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Change Maker: John Scrivens, Skipton Building Society

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  • 26/06/2023
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Change Maker: John Scrivens, Skipton Building Society
As part of the Change Makers initiative, Mortgage Solutions spoke to Skipton Building Society’s new build and first-time buyer lead, John Scrivens (pictured) about his work on diversity and inclusivity in the mortgage market.

Scrivens has been with Skipton Building Society since 2015. Prior to that, he was at the Lloyds Banking Group. He has over a quarter of century’s experience in the financial services market.

He is an advocate for greater diversity and inclusivity (D&I) in the industry, and has worked closely with both the Intermediary Mortgage Lenders Association (IMLA) and the Association of Mortgage Intermediaries (AMI) to facilitate change within the sector and raise awareness of an issue that is at the very heart of the Change Maker’s initiative.

 

What initiative or project saw you nominated as a Change Maker?

I believe my nomination was for recognising my input over the years on D&I, both at Skipton and in the broader industry.

Over the past couple of years, I have become an active member to bring greater collaboration between IMLA and AMI on D&I. I regularly supported and hosted IMLA working group meetings with peers from other lenders. This was from inception of the working group, on which the executive committee had asked for volunteers. I created content and delivered webinars on a number of topics.

Also internally at Skipton, I have been proactive in raising awareness in a number of ways. From hosting webinars with colleagues on the ‘bystander effect’ or talking about how ‘stereotyping and banter’ affects people.

I have also been an active member of the Society’s D&I Sounding Board Network, which saw me working with senior leaders across the business to design and implement a more inclusive work force.

 

Why did this project mean so much to you?

I’ve worked in financial services for over 25 years and am in a position today where I can influence and create change for a more inclusive work industry.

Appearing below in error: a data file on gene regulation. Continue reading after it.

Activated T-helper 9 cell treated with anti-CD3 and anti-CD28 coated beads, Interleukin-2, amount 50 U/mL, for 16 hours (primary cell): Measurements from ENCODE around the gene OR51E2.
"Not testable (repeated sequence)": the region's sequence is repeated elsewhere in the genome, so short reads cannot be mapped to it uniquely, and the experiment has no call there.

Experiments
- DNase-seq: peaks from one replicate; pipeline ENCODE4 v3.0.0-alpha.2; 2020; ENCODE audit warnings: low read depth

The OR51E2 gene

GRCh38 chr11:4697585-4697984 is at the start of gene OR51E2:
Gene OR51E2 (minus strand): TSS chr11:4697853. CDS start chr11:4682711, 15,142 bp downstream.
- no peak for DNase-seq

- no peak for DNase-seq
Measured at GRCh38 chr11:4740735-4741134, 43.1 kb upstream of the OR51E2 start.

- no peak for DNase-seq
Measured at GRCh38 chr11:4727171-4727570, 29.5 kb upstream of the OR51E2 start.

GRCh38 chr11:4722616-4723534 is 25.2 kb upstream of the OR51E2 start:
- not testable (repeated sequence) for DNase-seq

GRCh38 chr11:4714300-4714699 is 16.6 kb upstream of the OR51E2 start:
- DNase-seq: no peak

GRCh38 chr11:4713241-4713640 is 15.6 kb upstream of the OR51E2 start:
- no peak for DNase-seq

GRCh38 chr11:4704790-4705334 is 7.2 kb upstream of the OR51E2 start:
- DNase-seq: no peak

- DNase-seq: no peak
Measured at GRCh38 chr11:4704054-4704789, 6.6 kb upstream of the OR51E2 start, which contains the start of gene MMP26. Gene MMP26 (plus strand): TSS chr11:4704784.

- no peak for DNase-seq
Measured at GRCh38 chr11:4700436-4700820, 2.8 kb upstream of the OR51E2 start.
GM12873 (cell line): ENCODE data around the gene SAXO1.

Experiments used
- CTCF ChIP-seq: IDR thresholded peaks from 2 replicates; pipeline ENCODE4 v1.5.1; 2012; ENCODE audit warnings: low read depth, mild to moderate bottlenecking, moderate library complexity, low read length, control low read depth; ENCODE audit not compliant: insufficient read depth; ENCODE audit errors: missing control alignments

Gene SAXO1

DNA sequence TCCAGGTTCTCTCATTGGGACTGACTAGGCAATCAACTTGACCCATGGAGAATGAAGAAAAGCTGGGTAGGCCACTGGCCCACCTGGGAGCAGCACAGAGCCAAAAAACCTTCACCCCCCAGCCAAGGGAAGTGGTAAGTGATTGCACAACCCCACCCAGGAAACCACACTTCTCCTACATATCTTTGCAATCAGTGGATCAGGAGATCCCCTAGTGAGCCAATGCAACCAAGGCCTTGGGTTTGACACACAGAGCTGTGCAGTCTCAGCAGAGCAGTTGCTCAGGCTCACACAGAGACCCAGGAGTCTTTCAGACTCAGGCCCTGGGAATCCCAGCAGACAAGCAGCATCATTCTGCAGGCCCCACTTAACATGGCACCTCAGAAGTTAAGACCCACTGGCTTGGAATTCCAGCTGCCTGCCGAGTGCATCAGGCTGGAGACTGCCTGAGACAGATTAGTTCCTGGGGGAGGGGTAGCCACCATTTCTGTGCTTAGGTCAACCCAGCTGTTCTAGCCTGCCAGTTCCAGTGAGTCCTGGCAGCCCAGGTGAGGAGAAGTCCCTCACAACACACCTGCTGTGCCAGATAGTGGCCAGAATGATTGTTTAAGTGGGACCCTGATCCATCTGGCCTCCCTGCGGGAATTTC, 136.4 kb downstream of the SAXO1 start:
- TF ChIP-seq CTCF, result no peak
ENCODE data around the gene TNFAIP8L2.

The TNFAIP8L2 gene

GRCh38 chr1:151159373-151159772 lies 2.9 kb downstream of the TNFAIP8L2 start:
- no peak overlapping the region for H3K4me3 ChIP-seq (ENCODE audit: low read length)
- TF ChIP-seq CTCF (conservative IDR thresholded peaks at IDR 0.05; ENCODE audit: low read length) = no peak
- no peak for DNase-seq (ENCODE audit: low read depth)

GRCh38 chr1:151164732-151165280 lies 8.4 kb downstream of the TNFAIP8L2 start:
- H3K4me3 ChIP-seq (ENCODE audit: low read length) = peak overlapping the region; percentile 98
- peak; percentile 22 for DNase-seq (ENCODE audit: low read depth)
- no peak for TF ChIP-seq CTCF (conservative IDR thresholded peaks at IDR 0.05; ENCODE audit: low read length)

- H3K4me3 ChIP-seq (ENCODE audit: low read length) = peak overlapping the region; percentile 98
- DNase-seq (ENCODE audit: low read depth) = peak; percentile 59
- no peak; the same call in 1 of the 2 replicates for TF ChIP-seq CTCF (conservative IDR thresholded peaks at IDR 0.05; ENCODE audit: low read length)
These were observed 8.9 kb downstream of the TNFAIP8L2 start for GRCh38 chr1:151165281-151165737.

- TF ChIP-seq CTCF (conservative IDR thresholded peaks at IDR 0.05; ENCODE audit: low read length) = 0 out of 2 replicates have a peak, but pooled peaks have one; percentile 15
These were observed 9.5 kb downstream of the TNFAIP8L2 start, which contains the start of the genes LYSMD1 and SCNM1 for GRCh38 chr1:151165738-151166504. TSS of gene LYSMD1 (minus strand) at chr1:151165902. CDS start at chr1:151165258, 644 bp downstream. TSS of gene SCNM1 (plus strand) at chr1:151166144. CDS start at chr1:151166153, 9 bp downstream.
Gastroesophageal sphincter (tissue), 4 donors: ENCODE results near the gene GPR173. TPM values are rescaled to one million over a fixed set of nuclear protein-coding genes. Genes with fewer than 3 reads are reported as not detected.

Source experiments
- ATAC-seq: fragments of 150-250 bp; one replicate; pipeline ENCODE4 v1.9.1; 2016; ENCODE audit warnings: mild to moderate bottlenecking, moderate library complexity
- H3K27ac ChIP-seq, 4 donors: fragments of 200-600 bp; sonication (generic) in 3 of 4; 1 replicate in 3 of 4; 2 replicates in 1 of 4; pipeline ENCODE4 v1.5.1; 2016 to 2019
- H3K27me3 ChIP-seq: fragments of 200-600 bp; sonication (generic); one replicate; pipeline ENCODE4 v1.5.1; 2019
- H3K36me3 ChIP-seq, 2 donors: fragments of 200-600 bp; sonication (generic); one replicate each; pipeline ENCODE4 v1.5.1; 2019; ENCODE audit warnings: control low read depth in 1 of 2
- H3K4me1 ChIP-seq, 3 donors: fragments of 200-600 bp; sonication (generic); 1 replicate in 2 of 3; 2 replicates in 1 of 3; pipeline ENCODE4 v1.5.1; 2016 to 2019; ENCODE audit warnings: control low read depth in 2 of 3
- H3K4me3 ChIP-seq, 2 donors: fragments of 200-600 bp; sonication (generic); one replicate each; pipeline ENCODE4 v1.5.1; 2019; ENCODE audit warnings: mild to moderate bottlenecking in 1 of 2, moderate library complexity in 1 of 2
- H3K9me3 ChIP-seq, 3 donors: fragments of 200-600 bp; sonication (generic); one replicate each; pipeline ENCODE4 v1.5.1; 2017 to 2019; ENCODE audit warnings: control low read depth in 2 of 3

Being part of so many different networks and trade body working groups, it has been possible for me to broaden and, more importantly, diversify my network of contacts.

Why is this so important to me? As a white, 40-year-old man, how could I possibly understand what it feels like for so many other people that don’t share the same characteristics as me. I have proactively reached out to people to simply talk and share experiences. I have learnt so much from these conversations and would encourage others to do more in this way. I feel like I have made new friends for life.

 

How did you go about bringing the initiative to life?

Sharing best practices and creating allyships across Skipton, IMLA and AMI. Being a part of the Diversity and Inclusivity Financial Forum (DIFF) enabled me to meet new people from across the industry. And everyone involved has been so open to talking, sharing and most importantly supporting one another.

Through these contacts I have invited numerous new allies to come to Skipton to talk about D&I in a way that we haven’t before. For example, with support from other DIFF members, I held webinars for Skipton colleagues on topics such as stereotyping and banter in the workplace and D&I more generally.

For internal colleagues at the society, being able to engage with external guests has been really powerful. Also being an active member of the trade body work, namely IMLA and AMI, I have offered my experiences of working in financial services and become a mentor.

 

What are the current or next steps?

For me, now is the important part. I am genuinely looking forward to supporting new and existing talent into this wonder world of financial services by offering my time as a mentor.

Another step for me is to be a role model in leadership and not being afraid to call out any inequality or prejudice, not walking past inappropriate behaviour at industry events (especially when alcohol is involved) and being the best ally I can be to anyone in both my work and personal life.

 

What does it mean to you to be nominated as a Change Maker?

Being recognised by colleagues at Skipton and the broader industry has been lovely.

This isn’t why I got involved in this area though. As a father of two young girls, I see far too often that there are still too many imbalances in the workplace. Be it at events or simply the smaller number of females in executive positions, work is still needed and it’s time for positive action to be taken.

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